Pictured here, Hari Mohan Pant (pronounced HAH'ree MO'hahn Pahnt) who, at nearly seventy years old, can scramble around like a baby goat on the hills of the Chadwick Garden at UCSC to procure the overflowing bag of fruits and vegetables for me and my visiting friend, Simon Majumdar, when we visited in early September.
I am at a loss for words. It doesn't happen often—it's not writer's block, but just the timidity of wanting to do honor to someone, and to help his charity, that I hesitate. Hari is just concluding his six-month residency at the UCSC Farm & Garden's apprenticeship progam (CASFS). I believe he is the second oldest of over 1300 participants in the 43-year history of the program. (The other man was a retired doctor.)
I met Hari in April, when the farm apprenticeship program began. There was a reception, and afterwards, I started talking to whomever was closest to me, in this case a young lady from South Carolina. The next thing I knew, I had a small crowd of laughing young people, and along with this older man with a vigorous handshake (always appreciated), and a lilting Indian accent. The five or six of us told stories and laughed—Hari, of few words but a great deal of mirth and good humor. The spark in his eye warms all who have the perception to see it.
Jokes turned into a conversation about pregnancy—one of the apprentices admitted her longing to be pregnant and be a mother. And since being pregnant and giving birth was easily the biggest miracle in my life, I have some cherished ideas that I wanted to share. Edited for brevity: the baby is like a teabag and the mother, the vessel of water that the unborn colors with its soul. (Read a book called Models of Love, written by Joyce Vissell and others: the chapter called "Lessons of Pregnancy and Childbirth," by Safiya Williams, describes each of her pregnancies and how they transformed her by manifesting the personality of each child. This happened to me, and I consider that mothers are the doorways through which a new soul enters the earth. Nothing gets more mystical than that. This is my all-time most-recommended book for parents-to-be.)
At this point, Hari told me a good deal of his story: how he came to want to learn to farm, as well as provide his village with quality medical care. (Please read it. His voice is so unique, and his spirit so strong.) His belief in destiny is somewhat stronger than mine, which I attribute to the spirituality in his mother land. He comes from high in the Himalayas. Hari is a retired Brigadier General with 33 years service in the Indian Army. With resources (including money, people, and food) being scarce at that altitude, Hari set about establishing the charitable trust.
In his words:
We interact with farmers in remote areas up to heights of 9000 feet, teaching them the benefits of organic farming, helping with seeds and seed saving, and assist in getting better price for their produce. In addition we provide holistic health services to the community, including an ambulance service between remote villages and hospital. I teach preventive health and essentials of healthy living to the community, specially women and children, as I consider them as future foundation. The Non-Profit also helps children by providing books and stationary, clothes and meritorious scholarships.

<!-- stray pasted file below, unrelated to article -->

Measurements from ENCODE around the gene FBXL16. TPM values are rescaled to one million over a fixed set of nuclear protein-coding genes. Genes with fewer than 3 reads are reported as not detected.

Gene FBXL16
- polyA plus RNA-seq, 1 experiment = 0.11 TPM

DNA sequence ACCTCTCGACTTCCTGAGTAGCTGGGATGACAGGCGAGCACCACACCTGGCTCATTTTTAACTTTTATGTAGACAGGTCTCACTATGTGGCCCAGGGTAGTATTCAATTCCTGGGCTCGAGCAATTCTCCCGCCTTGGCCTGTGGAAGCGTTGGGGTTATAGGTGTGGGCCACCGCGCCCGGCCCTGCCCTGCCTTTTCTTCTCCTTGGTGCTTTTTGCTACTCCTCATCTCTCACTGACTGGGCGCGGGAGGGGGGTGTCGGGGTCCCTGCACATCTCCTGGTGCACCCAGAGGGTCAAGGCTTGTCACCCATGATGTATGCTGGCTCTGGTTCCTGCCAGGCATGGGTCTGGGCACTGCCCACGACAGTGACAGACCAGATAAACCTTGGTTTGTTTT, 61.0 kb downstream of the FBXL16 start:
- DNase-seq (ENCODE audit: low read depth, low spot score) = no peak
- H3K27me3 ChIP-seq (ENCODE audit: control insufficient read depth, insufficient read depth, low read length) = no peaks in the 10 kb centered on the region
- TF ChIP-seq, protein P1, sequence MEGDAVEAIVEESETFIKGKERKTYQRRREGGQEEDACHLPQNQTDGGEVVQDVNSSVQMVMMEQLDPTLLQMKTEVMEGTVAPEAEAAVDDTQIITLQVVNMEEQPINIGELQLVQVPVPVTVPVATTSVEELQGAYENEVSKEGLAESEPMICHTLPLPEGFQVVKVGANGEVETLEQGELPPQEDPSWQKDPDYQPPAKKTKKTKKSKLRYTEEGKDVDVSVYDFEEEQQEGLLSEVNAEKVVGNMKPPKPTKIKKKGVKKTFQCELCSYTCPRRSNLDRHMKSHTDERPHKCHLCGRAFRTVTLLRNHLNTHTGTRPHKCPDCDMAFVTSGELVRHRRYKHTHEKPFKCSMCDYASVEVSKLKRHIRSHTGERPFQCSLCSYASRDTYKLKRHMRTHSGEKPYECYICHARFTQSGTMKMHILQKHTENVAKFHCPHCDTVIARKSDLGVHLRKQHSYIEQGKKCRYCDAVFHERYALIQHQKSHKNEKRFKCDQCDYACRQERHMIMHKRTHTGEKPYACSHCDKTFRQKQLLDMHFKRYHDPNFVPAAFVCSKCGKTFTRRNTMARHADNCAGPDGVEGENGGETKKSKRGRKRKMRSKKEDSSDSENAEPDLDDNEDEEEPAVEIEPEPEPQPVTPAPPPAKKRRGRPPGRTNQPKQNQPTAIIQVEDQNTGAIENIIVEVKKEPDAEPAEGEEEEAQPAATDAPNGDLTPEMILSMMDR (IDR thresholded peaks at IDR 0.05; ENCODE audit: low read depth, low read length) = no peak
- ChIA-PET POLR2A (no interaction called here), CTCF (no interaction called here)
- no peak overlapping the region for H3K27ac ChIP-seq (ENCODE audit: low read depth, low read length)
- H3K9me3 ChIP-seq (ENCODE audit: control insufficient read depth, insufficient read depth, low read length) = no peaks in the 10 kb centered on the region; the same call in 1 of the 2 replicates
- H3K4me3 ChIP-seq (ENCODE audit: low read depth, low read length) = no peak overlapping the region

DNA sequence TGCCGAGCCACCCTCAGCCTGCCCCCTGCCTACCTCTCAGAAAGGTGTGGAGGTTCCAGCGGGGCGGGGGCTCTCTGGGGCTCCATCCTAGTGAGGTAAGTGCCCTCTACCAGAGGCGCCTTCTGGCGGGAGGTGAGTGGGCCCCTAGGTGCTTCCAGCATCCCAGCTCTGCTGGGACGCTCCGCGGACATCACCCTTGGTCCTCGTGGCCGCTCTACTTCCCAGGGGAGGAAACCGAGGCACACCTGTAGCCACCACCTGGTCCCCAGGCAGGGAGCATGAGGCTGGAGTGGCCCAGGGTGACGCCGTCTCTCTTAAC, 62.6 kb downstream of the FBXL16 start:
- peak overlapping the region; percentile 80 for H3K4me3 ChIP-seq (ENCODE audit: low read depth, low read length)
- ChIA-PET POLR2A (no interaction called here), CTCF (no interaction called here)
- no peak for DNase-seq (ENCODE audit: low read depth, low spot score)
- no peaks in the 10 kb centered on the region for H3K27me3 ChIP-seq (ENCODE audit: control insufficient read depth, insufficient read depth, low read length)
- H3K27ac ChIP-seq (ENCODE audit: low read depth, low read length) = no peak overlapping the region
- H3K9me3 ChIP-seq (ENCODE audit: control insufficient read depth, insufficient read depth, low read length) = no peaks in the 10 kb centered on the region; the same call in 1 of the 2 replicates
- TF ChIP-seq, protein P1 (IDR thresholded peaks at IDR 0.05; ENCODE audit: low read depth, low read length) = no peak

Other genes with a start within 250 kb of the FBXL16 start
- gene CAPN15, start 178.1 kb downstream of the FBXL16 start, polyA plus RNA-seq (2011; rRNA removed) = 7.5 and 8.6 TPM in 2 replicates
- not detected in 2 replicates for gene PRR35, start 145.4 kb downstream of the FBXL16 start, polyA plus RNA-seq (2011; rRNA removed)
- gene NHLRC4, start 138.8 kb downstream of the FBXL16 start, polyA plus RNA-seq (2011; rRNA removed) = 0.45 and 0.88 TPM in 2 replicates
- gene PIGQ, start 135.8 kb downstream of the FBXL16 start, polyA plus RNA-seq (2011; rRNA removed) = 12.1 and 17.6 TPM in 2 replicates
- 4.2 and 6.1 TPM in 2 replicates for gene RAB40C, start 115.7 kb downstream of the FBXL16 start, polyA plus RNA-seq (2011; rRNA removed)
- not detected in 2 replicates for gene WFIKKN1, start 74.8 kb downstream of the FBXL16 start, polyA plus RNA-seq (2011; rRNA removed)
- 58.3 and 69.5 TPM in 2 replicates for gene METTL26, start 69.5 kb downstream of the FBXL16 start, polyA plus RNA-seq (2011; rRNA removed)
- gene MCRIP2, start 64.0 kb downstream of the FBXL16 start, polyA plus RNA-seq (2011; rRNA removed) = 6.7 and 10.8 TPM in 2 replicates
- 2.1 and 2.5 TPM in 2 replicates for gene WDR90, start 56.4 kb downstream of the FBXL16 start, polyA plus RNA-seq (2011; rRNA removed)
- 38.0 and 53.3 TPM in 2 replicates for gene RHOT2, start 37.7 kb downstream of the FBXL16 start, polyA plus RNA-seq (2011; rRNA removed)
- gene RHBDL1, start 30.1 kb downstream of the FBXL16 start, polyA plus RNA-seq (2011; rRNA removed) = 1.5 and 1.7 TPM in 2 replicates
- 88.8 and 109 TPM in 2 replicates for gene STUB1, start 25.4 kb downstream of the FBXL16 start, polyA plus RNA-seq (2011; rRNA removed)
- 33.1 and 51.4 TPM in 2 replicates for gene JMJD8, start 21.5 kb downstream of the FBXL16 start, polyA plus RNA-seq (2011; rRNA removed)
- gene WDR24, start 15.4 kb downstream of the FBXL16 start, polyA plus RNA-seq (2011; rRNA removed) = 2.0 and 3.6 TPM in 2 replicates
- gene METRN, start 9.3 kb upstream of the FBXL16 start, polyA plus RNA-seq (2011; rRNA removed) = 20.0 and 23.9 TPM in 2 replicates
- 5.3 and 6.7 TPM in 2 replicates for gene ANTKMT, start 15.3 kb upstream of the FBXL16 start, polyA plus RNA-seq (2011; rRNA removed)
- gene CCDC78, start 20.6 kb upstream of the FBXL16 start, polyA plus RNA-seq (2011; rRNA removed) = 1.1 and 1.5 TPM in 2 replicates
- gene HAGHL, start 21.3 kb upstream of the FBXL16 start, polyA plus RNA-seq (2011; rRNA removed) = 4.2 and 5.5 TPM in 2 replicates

I know, this is a lot to take in. But every detail is so important—especially the most recent news, where the schoolhouse built for the children was damaged in the June monsoons. With great solidarity, the teachers persevered, and the children attended the classes as regularly as they could. Three children were injured, and got good medical attention.
And then we see this year, where a host of climatic catastrophies the world has never before witnessed devasted every region of our globe. A monsoon reached Uttara Khand in August, and the entire roof collapsed on the children and teachers as the hills washed away in a landslide. 18 children were buried alive. (The news story from Hari's region is here. Warning: though not bloody, the images are graphic and unbearably sad.)
When Hari sent me the link, I wept. Children so tiny, so precious, so beloved. Children that Hari has dedicated his life, his strength, his heart to teaching and helping. There are no words.
Well, yes, there are. In my extended family, in trying to put tragedies into perspective, we say, "No babies died." Because what could be worse? In Uttar Khand, babies died. Little children.
He asked me if I would share this tragedy with my network, and ask for even the least of contributions. An American dollar goes so much farther in India than it does here, and the resourcefulness of the village is enormous.
And so, I am asking, beseeching, imploring you—readers, friends, network—to visit the Bhagirath Trust's website and make a Paypal donation. And if you are a writer or blogger or Tweeter with a big following, please broadcast this to your larger network. It won't take long, and the gratitude for your help, from Hari's community, will be enormous.
Thank you, on behalf of the families of the bereaved in Uttara Khand, and those people who work to strengthen their community and make their world a better place. That betterment has ripples that spread.
Pictured here: Simon and Hari, sipping on the delicious chai that Hari made for us, one foggy Sunday morning in September. Hari gave us the full tour of the UCSC Farm and the Chadwick Garden. Don't you love Hari's emphatic joy?
THOUGHT FOR THE DAY:
"If a man doesn't know, and he doesn't know that he doesn't know: he is a fool. Ignore him.
"If a man doesn't know, and he knows that he doesn't know: he is a child. Teach him.
"If a man knows, and he doesn't know that he knows: he is asleep. Awaken him.
"And if a man knows, and he knows that he knows: he is wise. Follow him."
Thank you for visiting.
Hari's direct email is hmpant(AT)gmail.com.